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By F.H. Howard

Copyright Kalmbach Publishing reprinted with permission.

The section gang has no timetable for washouts. In a roundhouse it's routine - once every 30 days for the occupant of each stall.

WASHOUT, to those who keep the high iron high and dry, means that Nature has decided otherwise: she has withdrawn the support from a piece of track - maybe the track to - by undermining it, and so brutally has created an operating emergency.

To another group manning the roundhouse, washout signifies the monthly treatment of a steam locomotive boiler - ordained by the Government and the railroad jointly, and quite a routine affair. Each engine is attended to in turn, usually according to a roster chalked on a blackboard.

It's the appointed day for 1478. So instead of her fire's being cleaned at the ashpit, it's dumped. She'll have enough steam left to propel herself over the washout pit - with stack under the smokejack but drivers spotted for easy removal of her crosshead pin, since she'll be in for several hours and there'll be a good chance to do some rod work.

Just before the hostler forsakes the cab he opens both injectors and leaves them to suicide: the more water they put in, the more the steam's diluted, until eventually there isn't enough to lift any water and they die. So the boiler is almost full, and the needle rests idle against the pin.

A boilermaker breaks loose the tender hose bag and turns shop water up the feed pipe into the boiler. He cracks the throttle and hangs weights over the steam chest relief valves to keep them open. So a coolant is circulated around the tubes and through the dry pipe and down out the relief valves and cylinder cocks, all over the roundhouse floor. Because it's easier on the staybolts if the temperature changes slowly, the mechanical authorities would like this cooling process to drag out over a whole shift: the operating people would prefer, naturally, to see it accomplished in 20 minutes. A compromise is a couple of hours, after which 1478, betimes a long-stemmed high-drivered beauty, is left crouching over a pit, water streaming out around her front end, like a slumming dowager heaving herself up out of some skid-row gutter. And her smokebox door hangs open, with headlight peering sideways through the fog with a wall-eyed Cyclopean stare.

The washout men begin what they have to do: turn off the water, open all the washout plugs, drain the boiler, all over the roundhouse floor. With the tools of their trade, they hoe out the scale, mud and general corruption. What doesn't get manhandled out gets washed out with whatever purgative their employer prescribes. A mechanic arrives, surveys the swamp surrounding those rods that need rebrassing, and recollects more urgent business elsewhere. Another crew, assigned to white-lead the drawbar, sloshes about the pit, solaced by some Stygian philosophy of their own.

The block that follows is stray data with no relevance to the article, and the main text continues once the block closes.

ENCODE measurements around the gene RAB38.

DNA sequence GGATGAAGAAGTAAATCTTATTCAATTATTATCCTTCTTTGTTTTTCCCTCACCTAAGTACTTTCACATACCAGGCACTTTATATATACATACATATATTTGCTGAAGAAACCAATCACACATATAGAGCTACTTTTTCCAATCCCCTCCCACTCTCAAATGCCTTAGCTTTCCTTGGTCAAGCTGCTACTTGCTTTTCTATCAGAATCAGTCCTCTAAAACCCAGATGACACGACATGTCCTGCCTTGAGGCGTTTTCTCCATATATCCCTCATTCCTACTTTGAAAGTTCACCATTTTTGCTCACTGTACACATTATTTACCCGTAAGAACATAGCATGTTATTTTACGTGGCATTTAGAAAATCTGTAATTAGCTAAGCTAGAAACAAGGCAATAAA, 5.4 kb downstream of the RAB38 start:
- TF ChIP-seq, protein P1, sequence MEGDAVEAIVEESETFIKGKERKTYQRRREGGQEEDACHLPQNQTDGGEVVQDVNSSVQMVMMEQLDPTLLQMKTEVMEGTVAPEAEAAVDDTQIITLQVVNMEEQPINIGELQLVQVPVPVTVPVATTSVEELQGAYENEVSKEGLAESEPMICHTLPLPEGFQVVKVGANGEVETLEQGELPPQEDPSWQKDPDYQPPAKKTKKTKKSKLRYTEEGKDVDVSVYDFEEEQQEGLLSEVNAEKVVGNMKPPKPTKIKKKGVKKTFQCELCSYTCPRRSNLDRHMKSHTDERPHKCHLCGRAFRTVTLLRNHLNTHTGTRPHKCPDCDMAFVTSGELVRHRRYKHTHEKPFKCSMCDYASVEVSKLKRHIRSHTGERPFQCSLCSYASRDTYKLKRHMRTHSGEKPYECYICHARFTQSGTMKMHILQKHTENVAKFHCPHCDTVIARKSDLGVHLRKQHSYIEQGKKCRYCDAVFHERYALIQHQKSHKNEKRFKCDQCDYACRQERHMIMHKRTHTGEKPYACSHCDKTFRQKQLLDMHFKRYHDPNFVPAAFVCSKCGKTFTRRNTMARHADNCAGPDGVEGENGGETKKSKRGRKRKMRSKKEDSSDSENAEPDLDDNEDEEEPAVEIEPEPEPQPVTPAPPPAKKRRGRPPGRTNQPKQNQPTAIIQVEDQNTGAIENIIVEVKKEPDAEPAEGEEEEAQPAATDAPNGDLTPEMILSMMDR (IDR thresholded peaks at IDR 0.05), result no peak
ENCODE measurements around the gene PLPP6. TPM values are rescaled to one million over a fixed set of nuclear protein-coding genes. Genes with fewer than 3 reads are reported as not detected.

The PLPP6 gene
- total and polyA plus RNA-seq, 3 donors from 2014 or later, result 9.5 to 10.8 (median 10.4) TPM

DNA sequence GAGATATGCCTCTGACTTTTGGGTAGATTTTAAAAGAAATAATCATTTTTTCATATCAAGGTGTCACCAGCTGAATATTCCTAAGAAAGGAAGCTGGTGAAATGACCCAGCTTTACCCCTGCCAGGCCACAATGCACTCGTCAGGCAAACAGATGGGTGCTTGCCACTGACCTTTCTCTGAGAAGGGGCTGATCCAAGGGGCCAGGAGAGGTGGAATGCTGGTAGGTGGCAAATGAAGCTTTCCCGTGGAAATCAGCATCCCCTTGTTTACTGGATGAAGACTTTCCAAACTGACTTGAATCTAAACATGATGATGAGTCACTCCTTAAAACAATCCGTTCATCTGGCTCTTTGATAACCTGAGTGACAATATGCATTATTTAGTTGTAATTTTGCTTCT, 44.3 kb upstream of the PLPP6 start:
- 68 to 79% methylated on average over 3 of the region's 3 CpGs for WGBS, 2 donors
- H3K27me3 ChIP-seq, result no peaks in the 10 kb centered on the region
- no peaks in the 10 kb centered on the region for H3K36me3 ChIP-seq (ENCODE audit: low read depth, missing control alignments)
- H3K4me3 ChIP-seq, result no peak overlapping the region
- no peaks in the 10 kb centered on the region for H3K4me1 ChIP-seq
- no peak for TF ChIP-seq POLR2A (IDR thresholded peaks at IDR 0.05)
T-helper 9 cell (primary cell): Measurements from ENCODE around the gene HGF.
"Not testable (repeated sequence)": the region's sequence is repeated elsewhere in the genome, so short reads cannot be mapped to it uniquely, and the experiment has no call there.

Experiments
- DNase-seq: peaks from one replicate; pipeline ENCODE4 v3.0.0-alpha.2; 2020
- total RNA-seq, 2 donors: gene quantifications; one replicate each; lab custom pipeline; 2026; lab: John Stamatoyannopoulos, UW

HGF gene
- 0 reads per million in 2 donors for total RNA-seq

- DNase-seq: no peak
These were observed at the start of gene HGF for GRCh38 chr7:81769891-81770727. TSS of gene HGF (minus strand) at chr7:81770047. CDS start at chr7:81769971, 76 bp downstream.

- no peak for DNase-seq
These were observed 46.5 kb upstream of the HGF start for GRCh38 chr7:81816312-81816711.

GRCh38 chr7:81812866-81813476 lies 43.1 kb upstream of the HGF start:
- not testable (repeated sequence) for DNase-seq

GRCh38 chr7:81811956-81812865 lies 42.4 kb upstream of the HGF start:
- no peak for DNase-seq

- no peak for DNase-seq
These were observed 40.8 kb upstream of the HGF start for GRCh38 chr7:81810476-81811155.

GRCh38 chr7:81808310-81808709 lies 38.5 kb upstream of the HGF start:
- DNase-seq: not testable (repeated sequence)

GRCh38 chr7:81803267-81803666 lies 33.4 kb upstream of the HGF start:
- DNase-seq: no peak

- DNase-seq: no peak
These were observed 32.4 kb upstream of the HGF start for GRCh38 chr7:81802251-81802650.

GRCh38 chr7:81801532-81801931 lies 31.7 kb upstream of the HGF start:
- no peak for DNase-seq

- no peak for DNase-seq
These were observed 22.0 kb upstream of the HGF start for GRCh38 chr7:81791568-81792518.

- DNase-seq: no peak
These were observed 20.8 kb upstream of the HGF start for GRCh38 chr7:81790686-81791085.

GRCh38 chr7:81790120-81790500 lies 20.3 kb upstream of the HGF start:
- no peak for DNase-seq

When the work is finished - the last plug tightened, the water glass renewed, the try cock passages certified clear by the foreman, and the I.C.C. card duly hung up - 1948 is lighted up and by the application of heat to her fresh-filled boiler starts to regain her poise. Most of her wet spots dry up over the several hours it takes to raise steam. Her cylinder cocks stay open, and her relief valves too - because water trapped in pipes turns to vapor that can move an engine through a roundhouse wall, even on dead center.

1478 is going to cover her regular assignment, and it's time to put her out. The turntable is lined up, and the hostler appears, the first man today to pay her the kind of attention she craves. But before the evening's festivities begin, she must clear her throat. So with her air pumped up and her brakes applied, she has her throttle cracked by the hostler and he horses her over a few times. With so much water around there may still be a little left behind the piston. So amid blasting clouds of steam this last, potentially fatal fluid is dribbled out. All over the roundhouse floor.

The only notice paid to this washout is a report to the Government and a chalk mark on the blackboard.

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